It’s been a little more than three weeks since the Arizona Wildcats didn’t hear their name called during the NCAA Baseball Tournament Selection Show and almost two since several UA players were selected in the MLB Draft.
On Sunday, we handed out grades to Arizona’s infielders for their 2019 seasons and now we will be assessing the Wildcats’ main outfield contributors.
Later we’ll take a look at the UA’s pitching staff.
It might’ve been the second straight season without an NCAA Tournament appearance for Arizona, but there were still plenty of standout performances at the plate from Jay Johnson’s squad who scored the third most runs in all of college baseball in 2019.
NOTE: Barring season-ending injury, only position players who started at least 14 games (25% of the season) will receive a grade.
Branden Boissiere: B-
Games played/started: 39/27
Batting average/On-base percentage/Slugging percentage: .336/.430/.464
Extra-base hits: 9
In short: “Boss,” as the rest of the Wildcats have come to call him, didn’t hit the ground running in his freshman campaign, but was ultimately another member of Johnson’s biggest freshmen class at Arizona to have an impact in 2019. Once he got past some early struggles he led the UA in batting average during conference play, posting an incredible .403 batting average in 22 Pac-12 appearances. He also impressed in the field throughout the season, posting a 100% fielding percentage from 81 combined chances at the corner outfield spots and first base. The slow start is the only thing that keeps him from receiving a better grade.
The future: Boissiere showed how multi-dimensional he is this year, which will help him find even more playing time next season and beyond. He’s actually listed on the Wildcats’ official roster as a pitcher too, and he and Johnson have both spoken about the possibility of him seeing time on the mound in the future. Don’t be surprised if he’s Arizona’s starting right fielder come Opening Day 2020.
Tony Bullard: C+
Games played/started: 36/21
Batting average/On-base percentage/Slugging percentage: .301/.412/.482
Extra-base hits: 10
In short: Like Boissierre, Bullard improved as his freshman season went on and the wiry utility man projects to be a big part of Arizona’s plans in 2020. He proved to be a tough out as a freshman, striking out just 14 times while drawing 11 walks, and his BA/OBP/SLUG split suggests a maturity beyond his years at the plate. Even with the Wildcats’ injury woes he struggled to get steady playing time and judging by what he did when given the chance, probably would have received a higher grade if he had.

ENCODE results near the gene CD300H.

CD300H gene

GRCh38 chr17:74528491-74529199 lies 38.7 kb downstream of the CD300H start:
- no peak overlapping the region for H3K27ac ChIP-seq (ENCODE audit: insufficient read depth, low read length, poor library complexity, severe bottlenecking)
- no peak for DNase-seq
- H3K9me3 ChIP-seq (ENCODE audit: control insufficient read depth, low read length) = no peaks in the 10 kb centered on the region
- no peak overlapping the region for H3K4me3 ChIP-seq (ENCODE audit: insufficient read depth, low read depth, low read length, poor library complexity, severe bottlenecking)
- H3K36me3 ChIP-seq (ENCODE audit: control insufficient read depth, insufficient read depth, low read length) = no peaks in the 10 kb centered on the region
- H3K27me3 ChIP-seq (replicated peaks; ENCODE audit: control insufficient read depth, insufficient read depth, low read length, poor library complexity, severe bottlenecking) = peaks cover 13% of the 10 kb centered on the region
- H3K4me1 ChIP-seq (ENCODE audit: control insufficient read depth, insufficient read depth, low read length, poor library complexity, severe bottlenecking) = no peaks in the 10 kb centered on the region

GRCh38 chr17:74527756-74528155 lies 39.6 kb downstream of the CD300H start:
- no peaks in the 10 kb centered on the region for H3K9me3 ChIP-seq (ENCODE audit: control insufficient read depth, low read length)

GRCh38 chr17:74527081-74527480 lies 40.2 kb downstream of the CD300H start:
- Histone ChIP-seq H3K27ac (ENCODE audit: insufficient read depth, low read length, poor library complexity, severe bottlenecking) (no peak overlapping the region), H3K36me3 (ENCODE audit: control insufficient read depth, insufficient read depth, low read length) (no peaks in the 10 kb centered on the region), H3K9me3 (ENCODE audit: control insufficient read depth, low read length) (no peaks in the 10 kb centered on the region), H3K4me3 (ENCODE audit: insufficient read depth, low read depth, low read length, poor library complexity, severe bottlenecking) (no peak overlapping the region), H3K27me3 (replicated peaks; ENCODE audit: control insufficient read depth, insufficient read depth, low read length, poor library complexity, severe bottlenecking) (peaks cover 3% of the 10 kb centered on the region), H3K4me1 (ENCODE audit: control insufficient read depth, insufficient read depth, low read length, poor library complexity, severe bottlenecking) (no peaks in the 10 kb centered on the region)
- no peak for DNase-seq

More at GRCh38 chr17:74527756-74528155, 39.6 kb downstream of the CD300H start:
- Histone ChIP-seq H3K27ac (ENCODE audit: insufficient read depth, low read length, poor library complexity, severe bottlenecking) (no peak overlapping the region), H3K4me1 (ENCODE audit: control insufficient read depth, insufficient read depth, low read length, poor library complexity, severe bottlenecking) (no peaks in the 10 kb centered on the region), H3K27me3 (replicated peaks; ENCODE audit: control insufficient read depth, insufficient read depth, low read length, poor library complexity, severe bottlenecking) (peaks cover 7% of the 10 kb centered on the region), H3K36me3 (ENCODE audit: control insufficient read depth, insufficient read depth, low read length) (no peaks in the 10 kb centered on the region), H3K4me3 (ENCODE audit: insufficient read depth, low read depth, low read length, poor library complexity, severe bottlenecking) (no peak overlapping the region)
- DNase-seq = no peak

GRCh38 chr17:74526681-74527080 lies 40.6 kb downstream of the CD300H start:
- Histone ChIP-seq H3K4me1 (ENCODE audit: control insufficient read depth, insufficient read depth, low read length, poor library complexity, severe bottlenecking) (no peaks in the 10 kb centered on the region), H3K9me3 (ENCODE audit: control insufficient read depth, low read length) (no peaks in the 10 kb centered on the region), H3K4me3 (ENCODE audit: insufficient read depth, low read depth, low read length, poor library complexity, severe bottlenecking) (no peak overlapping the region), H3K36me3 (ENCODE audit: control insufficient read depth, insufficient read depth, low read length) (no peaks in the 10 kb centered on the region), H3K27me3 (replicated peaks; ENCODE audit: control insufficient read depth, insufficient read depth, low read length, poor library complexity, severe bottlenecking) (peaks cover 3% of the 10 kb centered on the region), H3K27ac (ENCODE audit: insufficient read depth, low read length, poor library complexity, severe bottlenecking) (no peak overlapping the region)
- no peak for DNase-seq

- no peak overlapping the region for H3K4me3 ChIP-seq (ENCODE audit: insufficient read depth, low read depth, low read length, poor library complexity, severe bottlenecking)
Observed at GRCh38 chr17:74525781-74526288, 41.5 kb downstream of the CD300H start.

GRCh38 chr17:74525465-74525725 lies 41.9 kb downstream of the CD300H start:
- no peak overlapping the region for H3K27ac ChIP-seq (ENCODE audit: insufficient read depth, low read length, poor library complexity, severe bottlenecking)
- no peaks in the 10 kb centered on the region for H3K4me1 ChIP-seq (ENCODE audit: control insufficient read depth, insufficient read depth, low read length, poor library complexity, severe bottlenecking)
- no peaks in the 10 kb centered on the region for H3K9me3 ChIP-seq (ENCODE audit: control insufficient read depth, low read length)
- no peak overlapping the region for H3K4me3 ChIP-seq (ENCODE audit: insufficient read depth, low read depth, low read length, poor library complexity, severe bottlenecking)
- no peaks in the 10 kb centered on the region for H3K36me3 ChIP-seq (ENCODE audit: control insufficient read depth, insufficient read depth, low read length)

The future: With Nick Quintana’s departure, the word on the street is that Bullard could be the Wildcats starting third baseman in 2020. He’s 6-foot-4 and will benefit from another year in a collegiate lifting program, and if he can add some muscle to his 194-pound frame he could be even better next season.
Ryan Holgate: C
Games played/started: 53/43
Batting average/On-base percentage/Slugging percentage: .240/.378/.437
Extra-base hits: 17
In short: Coming in at 6-foot-1 and well over 200 pounds, the power-hitting Holgate got off to a hot start in his freshman season and earned national player of the week plaudits after Arizona’s first series. Unlike the Wildcats’ other debutants, however, he didn’t get better as the season progressed and, in fact, got worse. After he went 6 for 14 with three home runs and 12 RBIs in that first series, Holgate finished with just four homers and 21 RBIs in Arizona’s next 52 games. He ended up leading the team in strikeouts as well, and after the buzz he was generating at the beginning of the year—when Johnson and the UA’s pitching staff was raving about his size, strength and pop off the bat—Holgate’s season was definitely lackluster compared to some of the other bats in the Wildcats’ prodigious lineup.
The future: His power will keep him a part of Johnson’s plans for next year, but with another top recruiting class coming in he will need to improve his average if he wants to consistently get the amount of playing time that he was given this season. Expect most of his future at-bats to come from the DH spot due to his limited mobility in the outfield.
After collecting 3 HR and 12 RBI this weekend, @HolgateRyan has been named the @CSMadness National Player of the Week! Congrats, Ryan #MLBTrainingGround | #BearDown pic.twitter.com/xEGedYLnJY— Arizona Baseball (@ArizonaBaseball) February 18, 2019
Donta Williams: B-
Games played/Started: 56-53
Batting average/On-base percentage/Slugging percentage: .267/.396/.408
Extra-base hits: 19
In short: Williams experienced something of a decline at the plate towards the end of the season, which hurt his overall grade, but that doesn’t takeaway from what he gave Arizona when the team was struggling to win games early in the year. In the midst of the Wildcats’ worst stretch of play in 2019, it was a turning point when Johnson inserted Williams into the lead off spot in the lineup as he consistently took good at-bats and set the tone for the rest of the team. Once he started getting more time in center field, after Matt Fraizer’s injury, Donta made multiple remarkable defensive plays, including a SportsCenter Top 10 highlight on April 14 against Cal. He was ultimately named to the Pac-12 All-Defensive Team and his .267 batting average doesn’t truly represent what he brought to the table at the plate. The fact that his on-base percentage finished more than 100 points higher than his batting average is telling.